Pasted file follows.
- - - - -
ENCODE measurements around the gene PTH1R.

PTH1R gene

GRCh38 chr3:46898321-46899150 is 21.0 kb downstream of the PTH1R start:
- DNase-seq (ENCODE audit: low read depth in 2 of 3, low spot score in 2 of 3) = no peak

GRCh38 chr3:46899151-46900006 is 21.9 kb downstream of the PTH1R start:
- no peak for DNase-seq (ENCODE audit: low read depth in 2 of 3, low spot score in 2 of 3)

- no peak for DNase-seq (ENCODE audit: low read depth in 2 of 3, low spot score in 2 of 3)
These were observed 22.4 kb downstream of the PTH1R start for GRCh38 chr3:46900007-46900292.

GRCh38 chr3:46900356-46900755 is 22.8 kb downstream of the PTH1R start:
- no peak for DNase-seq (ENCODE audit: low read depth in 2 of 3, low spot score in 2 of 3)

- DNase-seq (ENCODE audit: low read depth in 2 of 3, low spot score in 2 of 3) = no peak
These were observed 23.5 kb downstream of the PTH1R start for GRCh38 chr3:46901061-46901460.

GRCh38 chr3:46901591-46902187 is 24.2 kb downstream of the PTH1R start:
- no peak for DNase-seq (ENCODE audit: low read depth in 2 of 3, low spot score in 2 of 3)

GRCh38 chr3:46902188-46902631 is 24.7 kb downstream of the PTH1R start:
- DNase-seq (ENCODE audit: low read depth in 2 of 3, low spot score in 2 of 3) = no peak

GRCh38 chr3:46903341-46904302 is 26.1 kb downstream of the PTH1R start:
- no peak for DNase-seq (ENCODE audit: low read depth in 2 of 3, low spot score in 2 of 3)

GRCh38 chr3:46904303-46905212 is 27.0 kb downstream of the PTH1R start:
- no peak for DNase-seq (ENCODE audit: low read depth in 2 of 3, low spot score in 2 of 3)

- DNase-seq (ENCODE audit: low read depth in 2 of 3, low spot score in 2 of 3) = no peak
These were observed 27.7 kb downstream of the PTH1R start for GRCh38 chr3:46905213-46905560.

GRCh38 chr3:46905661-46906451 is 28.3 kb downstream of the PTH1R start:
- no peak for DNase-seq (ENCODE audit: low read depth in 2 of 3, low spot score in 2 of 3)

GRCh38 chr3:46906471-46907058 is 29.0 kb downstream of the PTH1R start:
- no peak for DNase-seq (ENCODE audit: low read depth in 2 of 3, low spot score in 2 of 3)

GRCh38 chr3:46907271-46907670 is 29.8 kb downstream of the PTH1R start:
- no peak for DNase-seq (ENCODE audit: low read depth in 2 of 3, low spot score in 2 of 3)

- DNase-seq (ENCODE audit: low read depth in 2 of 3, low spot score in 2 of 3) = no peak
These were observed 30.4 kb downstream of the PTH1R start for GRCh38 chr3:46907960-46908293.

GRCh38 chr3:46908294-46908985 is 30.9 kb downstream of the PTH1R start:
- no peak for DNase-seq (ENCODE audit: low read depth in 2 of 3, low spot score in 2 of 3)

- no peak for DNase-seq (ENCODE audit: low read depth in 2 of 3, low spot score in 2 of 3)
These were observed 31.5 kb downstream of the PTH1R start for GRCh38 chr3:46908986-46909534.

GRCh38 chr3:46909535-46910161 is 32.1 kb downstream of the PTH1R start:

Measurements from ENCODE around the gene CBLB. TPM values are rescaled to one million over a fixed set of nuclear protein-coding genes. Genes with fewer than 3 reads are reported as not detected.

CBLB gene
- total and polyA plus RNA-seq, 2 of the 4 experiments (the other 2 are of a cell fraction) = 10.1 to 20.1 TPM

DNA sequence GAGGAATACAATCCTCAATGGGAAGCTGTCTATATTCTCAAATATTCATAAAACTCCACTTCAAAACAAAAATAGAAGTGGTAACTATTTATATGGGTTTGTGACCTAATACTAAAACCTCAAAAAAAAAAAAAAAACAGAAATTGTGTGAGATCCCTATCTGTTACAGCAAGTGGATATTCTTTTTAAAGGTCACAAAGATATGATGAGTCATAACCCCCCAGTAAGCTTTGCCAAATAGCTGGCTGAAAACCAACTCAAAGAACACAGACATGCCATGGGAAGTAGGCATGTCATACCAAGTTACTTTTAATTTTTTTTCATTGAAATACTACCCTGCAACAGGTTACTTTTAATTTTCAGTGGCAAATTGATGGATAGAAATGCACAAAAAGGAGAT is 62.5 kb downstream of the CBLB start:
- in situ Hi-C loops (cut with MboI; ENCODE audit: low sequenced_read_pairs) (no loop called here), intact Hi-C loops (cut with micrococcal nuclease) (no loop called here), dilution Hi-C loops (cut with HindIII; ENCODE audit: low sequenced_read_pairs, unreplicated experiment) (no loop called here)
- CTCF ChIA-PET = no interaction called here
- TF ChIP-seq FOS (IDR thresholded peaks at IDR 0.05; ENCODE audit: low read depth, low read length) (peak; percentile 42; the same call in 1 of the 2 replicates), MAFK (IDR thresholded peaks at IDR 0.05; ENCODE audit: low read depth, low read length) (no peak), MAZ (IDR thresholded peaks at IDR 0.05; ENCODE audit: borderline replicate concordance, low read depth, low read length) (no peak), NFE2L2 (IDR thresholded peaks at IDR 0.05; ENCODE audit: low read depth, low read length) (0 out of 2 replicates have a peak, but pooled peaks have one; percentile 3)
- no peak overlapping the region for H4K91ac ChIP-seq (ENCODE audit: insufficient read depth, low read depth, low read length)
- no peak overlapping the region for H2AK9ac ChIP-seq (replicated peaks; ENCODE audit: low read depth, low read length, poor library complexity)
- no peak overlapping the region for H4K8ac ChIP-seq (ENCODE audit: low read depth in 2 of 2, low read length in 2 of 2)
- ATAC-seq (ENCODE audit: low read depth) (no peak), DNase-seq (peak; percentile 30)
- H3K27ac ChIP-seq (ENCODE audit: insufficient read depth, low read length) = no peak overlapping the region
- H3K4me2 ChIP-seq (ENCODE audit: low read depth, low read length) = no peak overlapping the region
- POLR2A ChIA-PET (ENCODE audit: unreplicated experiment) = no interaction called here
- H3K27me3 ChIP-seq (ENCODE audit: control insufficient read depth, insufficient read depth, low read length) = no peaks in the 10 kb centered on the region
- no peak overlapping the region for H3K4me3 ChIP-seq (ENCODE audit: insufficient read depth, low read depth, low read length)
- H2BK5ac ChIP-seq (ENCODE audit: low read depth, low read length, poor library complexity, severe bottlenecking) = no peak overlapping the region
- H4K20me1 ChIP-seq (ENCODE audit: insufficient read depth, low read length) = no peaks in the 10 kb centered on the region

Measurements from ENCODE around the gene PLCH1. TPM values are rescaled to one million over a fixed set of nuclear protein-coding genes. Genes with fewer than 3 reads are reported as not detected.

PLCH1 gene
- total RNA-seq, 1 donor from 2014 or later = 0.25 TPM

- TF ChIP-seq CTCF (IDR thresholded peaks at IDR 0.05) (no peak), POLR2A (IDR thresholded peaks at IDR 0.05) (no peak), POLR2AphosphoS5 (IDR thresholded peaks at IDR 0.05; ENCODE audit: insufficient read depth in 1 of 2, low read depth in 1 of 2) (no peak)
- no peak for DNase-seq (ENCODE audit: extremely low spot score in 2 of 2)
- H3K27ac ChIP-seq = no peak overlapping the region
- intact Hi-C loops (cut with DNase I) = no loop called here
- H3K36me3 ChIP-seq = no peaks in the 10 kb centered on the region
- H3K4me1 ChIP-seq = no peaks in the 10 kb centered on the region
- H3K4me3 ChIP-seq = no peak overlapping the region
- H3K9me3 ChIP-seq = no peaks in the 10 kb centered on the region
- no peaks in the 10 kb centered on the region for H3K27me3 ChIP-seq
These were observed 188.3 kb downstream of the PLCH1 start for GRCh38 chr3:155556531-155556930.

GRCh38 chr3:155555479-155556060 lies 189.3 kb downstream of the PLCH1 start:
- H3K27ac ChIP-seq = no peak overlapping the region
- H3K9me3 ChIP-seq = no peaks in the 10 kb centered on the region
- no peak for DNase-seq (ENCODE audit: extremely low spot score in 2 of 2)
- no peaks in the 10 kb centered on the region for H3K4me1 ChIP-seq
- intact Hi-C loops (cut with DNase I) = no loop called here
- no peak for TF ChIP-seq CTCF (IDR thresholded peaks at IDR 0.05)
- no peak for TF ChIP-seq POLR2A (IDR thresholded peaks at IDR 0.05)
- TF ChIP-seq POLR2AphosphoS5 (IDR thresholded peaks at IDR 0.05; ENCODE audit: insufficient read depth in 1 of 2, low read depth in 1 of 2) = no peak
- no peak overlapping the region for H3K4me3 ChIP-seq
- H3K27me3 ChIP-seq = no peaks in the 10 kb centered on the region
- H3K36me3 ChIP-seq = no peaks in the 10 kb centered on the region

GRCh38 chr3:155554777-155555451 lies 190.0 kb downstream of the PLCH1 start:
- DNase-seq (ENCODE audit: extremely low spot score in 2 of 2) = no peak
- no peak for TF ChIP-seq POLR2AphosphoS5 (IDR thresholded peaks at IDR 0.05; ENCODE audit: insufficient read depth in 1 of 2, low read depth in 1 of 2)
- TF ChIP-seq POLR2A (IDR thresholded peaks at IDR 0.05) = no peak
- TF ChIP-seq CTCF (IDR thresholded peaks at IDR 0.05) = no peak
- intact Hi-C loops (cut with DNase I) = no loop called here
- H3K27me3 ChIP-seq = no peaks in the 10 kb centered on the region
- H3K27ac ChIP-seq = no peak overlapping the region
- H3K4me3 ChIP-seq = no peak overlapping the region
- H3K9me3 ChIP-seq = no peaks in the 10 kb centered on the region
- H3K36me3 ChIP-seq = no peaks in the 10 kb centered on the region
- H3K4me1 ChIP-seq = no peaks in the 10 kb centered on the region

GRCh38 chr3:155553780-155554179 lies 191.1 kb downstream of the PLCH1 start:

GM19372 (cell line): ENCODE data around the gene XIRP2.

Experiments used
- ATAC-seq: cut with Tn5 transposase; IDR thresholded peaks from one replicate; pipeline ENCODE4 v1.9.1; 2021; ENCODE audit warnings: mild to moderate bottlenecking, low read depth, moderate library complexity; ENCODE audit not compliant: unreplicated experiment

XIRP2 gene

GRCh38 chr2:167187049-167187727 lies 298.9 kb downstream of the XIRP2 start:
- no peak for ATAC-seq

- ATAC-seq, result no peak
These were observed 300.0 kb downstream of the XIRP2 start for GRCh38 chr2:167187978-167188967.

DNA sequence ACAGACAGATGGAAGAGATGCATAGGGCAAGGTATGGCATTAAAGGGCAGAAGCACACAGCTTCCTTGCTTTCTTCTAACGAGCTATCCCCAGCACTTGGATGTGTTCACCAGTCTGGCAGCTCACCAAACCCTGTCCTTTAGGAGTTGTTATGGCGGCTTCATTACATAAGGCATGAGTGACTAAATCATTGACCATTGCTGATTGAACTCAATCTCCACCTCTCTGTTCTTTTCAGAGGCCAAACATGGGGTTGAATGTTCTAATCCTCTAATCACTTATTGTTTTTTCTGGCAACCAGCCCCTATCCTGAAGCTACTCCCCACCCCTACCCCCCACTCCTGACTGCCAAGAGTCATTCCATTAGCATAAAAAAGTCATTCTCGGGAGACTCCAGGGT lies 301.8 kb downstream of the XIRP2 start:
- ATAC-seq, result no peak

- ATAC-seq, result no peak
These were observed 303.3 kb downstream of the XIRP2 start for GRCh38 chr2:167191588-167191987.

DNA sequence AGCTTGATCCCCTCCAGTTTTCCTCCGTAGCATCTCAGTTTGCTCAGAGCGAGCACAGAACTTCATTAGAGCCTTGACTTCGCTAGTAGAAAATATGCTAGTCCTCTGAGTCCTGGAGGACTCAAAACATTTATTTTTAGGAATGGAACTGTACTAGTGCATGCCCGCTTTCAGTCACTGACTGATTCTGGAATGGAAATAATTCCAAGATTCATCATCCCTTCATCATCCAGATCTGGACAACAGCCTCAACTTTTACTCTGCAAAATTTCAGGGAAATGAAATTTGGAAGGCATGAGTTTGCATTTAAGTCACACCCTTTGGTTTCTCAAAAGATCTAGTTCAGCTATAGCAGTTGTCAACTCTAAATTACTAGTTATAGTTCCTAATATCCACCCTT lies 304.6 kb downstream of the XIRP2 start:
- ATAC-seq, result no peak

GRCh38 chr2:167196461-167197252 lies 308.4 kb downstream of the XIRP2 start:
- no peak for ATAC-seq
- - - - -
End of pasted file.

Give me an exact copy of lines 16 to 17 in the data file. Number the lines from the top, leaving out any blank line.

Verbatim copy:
- DNase-seq (ENCODE audit: low read depth in 2 of 3, low spot score in 2 of 3) = no peak

GRCh38 chr3:46903341-46904302 is 26.1 kb downstream of the PTH1R start: